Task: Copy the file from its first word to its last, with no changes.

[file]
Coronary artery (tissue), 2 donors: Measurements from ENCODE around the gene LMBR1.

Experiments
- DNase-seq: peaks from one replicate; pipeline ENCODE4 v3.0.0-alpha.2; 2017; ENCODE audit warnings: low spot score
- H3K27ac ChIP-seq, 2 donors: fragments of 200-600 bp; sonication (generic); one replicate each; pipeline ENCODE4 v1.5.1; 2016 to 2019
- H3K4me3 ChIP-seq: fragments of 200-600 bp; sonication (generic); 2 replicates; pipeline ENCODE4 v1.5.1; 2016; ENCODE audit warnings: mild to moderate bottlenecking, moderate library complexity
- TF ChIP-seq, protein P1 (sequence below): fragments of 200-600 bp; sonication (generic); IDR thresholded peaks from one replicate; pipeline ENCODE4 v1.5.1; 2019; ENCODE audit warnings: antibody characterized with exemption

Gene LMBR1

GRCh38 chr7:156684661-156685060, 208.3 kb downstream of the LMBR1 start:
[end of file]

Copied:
Coronary artery (tissue), 2 donors: Measurements from ENCODE around the gene LMBR1.

Experiments
- DNase-seq: peaks from one replicate; pipeline ENCODE4 v3.0.0-alpha.2; 2017; ENCODE audit warnings: low spot score
- H3K27ac ChIP-seq, 2 donors: fragments of 200-600 bp; sonication (generic); one replicate each; pipeline ENCODE4 v1.5.1; 2016 to 2019
- H3K4me3 ChIP-seq: fragments of 200-600 bp; sonication (generic); 2 replicates; pipeline ENCODE4 v1.5.1; 2016; ENCODE audit warnings: mild to moderate bottlenecking, moderate library complexity
- TF ChIP-seq, protein P1 (sequence below): fragments of 200-600 bp; sonication (generic); IDR thresholded peaks from one replicate; pipeline ENCODE4 v1.5.1; 2019; ENCODE audit warnings: antibody characterized with exemption

Gene LMBR1

GRCh38 chr7:156684661-156685060, 208.3 kb downstream of the LMBR1 start: